Amy Rosenquist is doing quite fine in terms of dressing like the organic urbanite authority-on-all-things she’s always been, here in the minimalist confines of Chicago’s organic urbanite Harold Washington College. You should see her ratings. Students love her because she makes them feel as if they’ve just asked the most brilliant question in the world and then proceeds to explain some basic rule of grammar as if, like, “I respect that serial commas cramp your style, I really do, but we’re in this together and if you’ll trust me I will make it worthwhile that you dangerously escaped gang membership to come to city college this morning.” Her hair is eternally naturally blonde and I don’t know how it’s so healthy because we have identical thyroid problems.
When I say she’s always been like this, I’m serious. Look how confident she is explaining the nutritional properties of cotton candy. Look how conceding I am there in the stroller.
Amy is also a singer and a writer with significant powers to pierce and haunt. Which is where I think her potential lies, in the haunting. What I like best about Amy as we get older, besides the bossy benevolence and the hair, is that our shared preoccupation with death, and how to do it with style, seems more reasonable. I mean, more reasonable than thirty years ago when we had the same conversations we do now (“Can I borrow that cardigan for my funeral?” “No.” “But it looks so good on me.” “No.”), but without benefit of thyroid issues or other reminders of our mortality. So Amy, now that you have your city artsy smarty look locked in, let’s get you ready for the next big thing.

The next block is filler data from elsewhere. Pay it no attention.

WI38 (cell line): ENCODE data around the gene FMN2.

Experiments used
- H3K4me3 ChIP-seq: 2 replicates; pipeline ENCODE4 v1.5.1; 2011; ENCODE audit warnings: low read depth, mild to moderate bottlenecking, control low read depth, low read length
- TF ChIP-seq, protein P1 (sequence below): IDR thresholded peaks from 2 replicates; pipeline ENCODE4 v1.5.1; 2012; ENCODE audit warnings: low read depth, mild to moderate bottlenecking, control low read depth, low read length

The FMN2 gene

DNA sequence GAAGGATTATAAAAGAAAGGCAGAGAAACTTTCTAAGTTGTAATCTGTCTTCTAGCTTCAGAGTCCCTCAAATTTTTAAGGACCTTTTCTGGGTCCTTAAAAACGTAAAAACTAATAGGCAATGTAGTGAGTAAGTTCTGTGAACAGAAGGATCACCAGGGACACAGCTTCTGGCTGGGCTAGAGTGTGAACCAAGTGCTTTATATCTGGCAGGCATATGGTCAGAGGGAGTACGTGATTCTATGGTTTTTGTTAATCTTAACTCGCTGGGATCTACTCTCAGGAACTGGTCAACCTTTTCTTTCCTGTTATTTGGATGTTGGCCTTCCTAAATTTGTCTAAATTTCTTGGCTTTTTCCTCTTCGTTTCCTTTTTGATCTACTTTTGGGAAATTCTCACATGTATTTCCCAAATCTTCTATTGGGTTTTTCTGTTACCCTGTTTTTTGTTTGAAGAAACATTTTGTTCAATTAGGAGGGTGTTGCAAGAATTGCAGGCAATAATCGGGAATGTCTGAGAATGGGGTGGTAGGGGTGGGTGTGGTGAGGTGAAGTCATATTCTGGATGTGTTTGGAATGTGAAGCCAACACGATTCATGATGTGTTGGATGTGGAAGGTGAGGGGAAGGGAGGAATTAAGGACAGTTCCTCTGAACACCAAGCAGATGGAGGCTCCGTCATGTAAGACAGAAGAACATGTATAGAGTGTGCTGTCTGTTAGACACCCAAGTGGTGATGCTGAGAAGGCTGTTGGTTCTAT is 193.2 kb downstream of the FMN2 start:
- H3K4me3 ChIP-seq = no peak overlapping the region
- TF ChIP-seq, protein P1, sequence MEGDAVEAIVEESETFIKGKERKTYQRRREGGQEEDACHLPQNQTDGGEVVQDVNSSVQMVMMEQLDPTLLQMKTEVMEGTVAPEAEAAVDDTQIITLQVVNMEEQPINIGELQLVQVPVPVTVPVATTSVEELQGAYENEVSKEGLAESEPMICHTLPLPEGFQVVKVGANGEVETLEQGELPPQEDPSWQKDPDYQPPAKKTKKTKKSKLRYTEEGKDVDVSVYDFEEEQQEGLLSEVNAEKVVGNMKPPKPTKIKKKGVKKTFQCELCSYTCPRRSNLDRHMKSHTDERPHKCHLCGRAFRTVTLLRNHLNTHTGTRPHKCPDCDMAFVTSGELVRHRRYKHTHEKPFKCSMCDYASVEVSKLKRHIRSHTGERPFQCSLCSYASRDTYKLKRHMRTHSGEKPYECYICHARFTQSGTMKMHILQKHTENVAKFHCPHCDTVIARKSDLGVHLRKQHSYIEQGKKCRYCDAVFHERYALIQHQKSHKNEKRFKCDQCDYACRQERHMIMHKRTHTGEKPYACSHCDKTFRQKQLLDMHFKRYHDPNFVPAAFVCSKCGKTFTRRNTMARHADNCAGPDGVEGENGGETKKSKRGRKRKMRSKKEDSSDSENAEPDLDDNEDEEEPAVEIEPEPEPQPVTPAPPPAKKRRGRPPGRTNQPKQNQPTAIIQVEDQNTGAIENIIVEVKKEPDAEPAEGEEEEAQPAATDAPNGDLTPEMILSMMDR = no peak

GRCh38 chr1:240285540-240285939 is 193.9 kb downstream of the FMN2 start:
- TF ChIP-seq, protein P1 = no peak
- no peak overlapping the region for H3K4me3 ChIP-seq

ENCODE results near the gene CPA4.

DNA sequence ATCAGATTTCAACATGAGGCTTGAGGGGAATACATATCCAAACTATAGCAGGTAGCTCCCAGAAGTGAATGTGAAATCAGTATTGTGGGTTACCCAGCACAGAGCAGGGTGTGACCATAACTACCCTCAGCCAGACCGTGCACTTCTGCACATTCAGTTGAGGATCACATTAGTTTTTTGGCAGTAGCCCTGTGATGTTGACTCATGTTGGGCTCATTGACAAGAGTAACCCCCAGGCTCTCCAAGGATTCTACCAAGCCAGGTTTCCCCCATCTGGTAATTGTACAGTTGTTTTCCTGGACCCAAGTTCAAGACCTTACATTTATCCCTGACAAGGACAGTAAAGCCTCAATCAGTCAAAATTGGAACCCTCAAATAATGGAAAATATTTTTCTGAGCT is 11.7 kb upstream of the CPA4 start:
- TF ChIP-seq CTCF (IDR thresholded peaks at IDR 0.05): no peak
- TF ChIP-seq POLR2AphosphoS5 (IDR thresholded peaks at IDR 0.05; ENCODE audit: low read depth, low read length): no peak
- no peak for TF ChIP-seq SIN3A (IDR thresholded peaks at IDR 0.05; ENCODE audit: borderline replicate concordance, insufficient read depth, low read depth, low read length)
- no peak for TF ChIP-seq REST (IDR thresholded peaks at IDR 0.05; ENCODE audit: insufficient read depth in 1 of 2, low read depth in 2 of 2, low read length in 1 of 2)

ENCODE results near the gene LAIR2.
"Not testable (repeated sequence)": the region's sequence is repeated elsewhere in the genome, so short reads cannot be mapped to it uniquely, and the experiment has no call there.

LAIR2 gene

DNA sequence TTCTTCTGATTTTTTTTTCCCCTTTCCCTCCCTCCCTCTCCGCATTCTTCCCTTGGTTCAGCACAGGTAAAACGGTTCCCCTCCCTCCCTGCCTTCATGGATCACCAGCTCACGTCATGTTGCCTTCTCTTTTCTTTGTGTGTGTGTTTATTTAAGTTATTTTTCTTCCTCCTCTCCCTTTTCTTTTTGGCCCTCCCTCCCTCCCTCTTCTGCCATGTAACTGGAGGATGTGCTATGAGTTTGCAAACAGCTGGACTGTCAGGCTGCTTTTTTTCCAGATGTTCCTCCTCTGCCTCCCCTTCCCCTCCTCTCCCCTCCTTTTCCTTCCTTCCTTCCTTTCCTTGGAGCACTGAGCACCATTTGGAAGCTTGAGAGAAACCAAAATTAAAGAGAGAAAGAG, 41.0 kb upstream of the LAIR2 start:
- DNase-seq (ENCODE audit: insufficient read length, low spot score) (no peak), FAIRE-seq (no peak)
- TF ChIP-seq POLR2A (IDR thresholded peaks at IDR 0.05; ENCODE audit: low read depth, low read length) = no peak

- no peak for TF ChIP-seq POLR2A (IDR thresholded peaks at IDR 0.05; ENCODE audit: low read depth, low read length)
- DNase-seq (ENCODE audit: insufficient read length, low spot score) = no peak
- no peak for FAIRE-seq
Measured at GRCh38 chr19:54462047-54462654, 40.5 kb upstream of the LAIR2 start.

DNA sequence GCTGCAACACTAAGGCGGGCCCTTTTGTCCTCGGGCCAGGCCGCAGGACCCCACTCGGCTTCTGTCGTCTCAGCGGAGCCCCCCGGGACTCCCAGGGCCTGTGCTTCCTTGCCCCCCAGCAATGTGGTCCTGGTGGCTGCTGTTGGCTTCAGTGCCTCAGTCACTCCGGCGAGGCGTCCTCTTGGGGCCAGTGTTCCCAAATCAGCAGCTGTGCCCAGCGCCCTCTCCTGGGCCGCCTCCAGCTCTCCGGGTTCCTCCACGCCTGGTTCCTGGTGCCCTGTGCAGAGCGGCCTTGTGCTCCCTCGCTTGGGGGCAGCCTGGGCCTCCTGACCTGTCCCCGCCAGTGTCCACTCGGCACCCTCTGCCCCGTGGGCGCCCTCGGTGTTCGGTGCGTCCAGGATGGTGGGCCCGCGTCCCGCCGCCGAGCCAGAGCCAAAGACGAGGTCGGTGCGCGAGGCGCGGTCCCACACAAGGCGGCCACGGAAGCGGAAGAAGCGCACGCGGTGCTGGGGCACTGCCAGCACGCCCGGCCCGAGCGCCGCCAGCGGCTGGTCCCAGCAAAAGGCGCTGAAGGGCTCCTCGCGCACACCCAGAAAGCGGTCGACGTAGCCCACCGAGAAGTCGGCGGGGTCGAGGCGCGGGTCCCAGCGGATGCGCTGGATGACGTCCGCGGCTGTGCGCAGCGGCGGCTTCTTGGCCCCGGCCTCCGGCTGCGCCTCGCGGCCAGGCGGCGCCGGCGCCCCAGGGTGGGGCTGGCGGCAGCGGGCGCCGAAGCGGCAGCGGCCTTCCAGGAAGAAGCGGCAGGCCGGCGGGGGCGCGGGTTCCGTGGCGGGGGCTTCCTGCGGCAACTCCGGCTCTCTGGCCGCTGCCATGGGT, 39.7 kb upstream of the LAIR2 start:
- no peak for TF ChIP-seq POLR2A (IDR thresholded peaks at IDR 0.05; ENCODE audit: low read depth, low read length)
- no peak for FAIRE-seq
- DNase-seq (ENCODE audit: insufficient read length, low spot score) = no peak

Have you thought about how to take your general silhouette and reinterpret it as a translucent shroud? That would look so good against the atmosphere-colored pillars of an astral classroom. You would still want a podium but probably a gilded one. There’s probably more budget for that kind of thing there, compared to what’s in the city college system. You would need to bring more of a Catholic statuary aesthetic to your hair and garments, generally, if you’re going to have the same levels of likability and authority with the student population. I mean talk about diversity. I think the only thing that’s going to make you as popular there as you’ve been here is to take your usual deal and ramp it up in equal parts Minerva, Our Lady of Mount Carmel and Michelle Pfeiffer. Also, have you thought about me as a decorative element?
I mean, not long ago, you said:
And we didn’t really pick that up and map out a plan, but I’m thinking, isn’t that how it worked with pharaohs? If you tote me around as a backdrop or some type of accessory, constantly, starting now, then I’ll carry over with you and it’ll be an easy thing for us to stay in touch. I would just lean over from the depths of the valley of the shadows of whatever and say hey, could I get that cardigan? And you’ll be like, oh Ann, that’s the most brilliant question in the world. Let me beam you some spiritual cotton candy.
And I would notice that you hadn’t given me the cardigan.
P.S. My mom made those matching outfits in the 1970 shot. Amazing.
P.P.S. While I had nothing on Ms. Sunglasses in 1980, I did have a strong signature look:
Next makeover: Homeschooling worship-leading inked/pierced mother of four Julie Fee got some NEW BANGS.